He that hath the spirit of contention is not of me, but is of the devil, who is the father of contention, and he stirreth up the hearts of men to contend with anger, one with another.

Behold, this is not my doctrine, to stir up the hearts of men with anger, one against another; but this is my doctrine, that such things should be done away (3 Nephi 11:29-30).

President Dallin H. Oaks phrased it, “Though we may disagree, we should not be disagreeable.”

So, back to our original dilemma. How do we stand up strongly in defense of truth without becoming contentious? How do we disagree without being disagreeable?

First, Remember the Real Person on the Other End of the Screen

Many of these debates become contentious because they are being held over social media. Most of us are not, as Nephi declared, “mighty in writing, like unto speaking; for when a man speaketh by the power of the Holy Ghost the power of the Holy Ghost carrieth it unto the hearts of the children of men” (2 Nephi 33:1). Obviously, the written word can be very powerful (the Scriptures are a perfect example), but sometimes in a written discussion, it can be easy to fall into contention because we assume intent based on word choice that a tone of voice might have dispelled. If our declaration of truth has devolved into name-calling or dismissing the other person with broad-stroke stereotyping, we won’t be communicating with the Spirit and no hearts will be softened.

William Howard Taft summed it up, “Don’t write so that you can be understood, write so that you can’t be misunderstood.”

Re-read your discussion thread. Read it to a spouse or friend. Does it sound harsh? Could it be misconstrued? Does it sound contentious? Does it convey the message intended? Better yet, can you have this discussion face-to-face or at least over the phone?

When it comes to teaching or discussing truth, it is worth it to take the time to get it right.

When it comes to opinion (not necessarily rooted in truth, just opinion), allow other people the space to hold a different opinion and let it go.

Second, Remember that Defending the Truth is More than Discussing It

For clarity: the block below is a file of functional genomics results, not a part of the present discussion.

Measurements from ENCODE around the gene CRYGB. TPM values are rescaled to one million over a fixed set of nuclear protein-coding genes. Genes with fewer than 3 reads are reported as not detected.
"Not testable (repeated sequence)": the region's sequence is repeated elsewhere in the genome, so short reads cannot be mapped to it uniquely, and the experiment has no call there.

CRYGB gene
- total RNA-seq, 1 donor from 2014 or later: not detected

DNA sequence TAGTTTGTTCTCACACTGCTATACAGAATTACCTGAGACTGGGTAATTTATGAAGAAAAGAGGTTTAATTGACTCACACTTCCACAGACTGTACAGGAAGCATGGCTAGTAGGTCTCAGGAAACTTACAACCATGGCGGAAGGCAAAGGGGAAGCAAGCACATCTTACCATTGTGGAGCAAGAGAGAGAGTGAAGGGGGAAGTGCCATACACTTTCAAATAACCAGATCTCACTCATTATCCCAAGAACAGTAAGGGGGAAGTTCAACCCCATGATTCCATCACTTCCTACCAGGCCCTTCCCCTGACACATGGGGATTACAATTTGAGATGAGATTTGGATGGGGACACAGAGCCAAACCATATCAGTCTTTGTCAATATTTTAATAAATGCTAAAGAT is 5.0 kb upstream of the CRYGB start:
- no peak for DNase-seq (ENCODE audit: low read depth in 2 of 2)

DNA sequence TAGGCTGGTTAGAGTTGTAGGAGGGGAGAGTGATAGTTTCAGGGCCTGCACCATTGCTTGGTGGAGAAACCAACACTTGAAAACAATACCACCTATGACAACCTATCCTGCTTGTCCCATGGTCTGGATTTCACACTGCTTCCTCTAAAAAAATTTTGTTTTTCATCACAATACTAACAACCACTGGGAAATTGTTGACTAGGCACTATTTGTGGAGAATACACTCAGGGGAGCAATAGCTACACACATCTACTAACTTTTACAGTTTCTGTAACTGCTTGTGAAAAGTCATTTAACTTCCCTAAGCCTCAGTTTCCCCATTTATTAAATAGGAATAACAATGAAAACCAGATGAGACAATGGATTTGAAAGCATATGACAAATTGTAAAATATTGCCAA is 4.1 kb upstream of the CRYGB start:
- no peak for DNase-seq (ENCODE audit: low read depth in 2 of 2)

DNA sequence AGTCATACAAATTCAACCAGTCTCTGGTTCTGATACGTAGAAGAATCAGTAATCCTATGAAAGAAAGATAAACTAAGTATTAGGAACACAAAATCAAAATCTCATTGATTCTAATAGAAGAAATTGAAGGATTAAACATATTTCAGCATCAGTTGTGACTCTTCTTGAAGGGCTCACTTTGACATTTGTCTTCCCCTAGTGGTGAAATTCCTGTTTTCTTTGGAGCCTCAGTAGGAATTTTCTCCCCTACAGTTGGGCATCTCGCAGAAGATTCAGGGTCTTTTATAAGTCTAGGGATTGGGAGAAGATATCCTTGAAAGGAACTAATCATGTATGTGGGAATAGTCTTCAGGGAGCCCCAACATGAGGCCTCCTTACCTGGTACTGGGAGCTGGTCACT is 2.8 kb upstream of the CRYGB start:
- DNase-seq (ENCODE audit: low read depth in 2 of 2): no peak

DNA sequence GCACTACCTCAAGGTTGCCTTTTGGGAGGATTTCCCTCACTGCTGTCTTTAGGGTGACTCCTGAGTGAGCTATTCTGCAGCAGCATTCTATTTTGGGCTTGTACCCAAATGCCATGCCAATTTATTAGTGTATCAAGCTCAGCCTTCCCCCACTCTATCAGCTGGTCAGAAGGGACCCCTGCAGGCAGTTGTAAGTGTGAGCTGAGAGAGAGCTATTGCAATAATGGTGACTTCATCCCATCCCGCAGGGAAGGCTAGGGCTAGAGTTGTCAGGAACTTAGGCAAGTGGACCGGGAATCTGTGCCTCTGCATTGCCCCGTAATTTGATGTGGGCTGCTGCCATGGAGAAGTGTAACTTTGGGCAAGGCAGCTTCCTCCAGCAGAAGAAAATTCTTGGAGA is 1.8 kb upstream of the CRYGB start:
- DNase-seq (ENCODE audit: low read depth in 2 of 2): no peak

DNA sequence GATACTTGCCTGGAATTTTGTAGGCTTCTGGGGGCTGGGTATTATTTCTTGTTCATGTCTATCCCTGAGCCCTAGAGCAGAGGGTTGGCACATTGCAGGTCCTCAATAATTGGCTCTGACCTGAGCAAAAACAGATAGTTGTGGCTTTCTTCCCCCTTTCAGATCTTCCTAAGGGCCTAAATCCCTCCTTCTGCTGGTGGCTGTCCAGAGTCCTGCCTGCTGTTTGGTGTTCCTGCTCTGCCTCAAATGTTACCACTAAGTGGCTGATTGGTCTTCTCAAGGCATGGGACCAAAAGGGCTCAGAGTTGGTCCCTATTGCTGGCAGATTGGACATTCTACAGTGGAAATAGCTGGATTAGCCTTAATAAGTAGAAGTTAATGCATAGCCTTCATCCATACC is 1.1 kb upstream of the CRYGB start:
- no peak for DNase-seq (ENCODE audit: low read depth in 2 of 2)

Our intention to live in and defend the truth should not be limited to the words we speak or the beliefs we hold. Defending what we believe in means voting according to our conscience. It means donating to causes and organizations we support and whose platforms we agree with. It means donating time and other resources. It means our actions support the tenets we purport to believe. If we limit our title of liberty to the “What’s on your mind?” field for status updates, perhaps it is time to reconsider our realm of influence.

Third, Remember That There is ALWAYS a Kind Way to Say What You Need to Say

Everyone has heard someone say something blunt and rude and follow it with, “What? I’m just being honest!” Honesty is not a justification for meanness. We can be honest and kind, and this isn’t even one of those gospel principle paradoxes discussed earlier. We can simply choose to say what needs to be said in a kind, loving, sincere way. If we are resorting to rudeness, meanness, or bluntness to get our meaning across, we are missing the key to Christ-like communication. Honesty and kindness are not mutually exclusive.

And finally,  Rely on the Spirit

When we need to speak, the Spirit will drive us to it. Have the courage to respond. If it’s not the Spirit, but ego or pride instead, check yourself and seek for peace.

Standing for truth and righteousness while avoiding contention may seem like opposing principles, but so do justice and mercy appear to be opposing principles—and yet all are principles of God.

God is love (1 John 4:8) and God is Truth (John 14:6). Surely He has provided a way for us to live with both.

Disclaimer: While all of my answers will use scriptures and/or words of modern prophets, I do not represent The Church of Jesus Christ of Latter-day Saints. I don’t believe any of my answers are comprehensive. I’m just one person using the gospel I have been blessed with to bring hope, peace, and answers to other seekers of truth.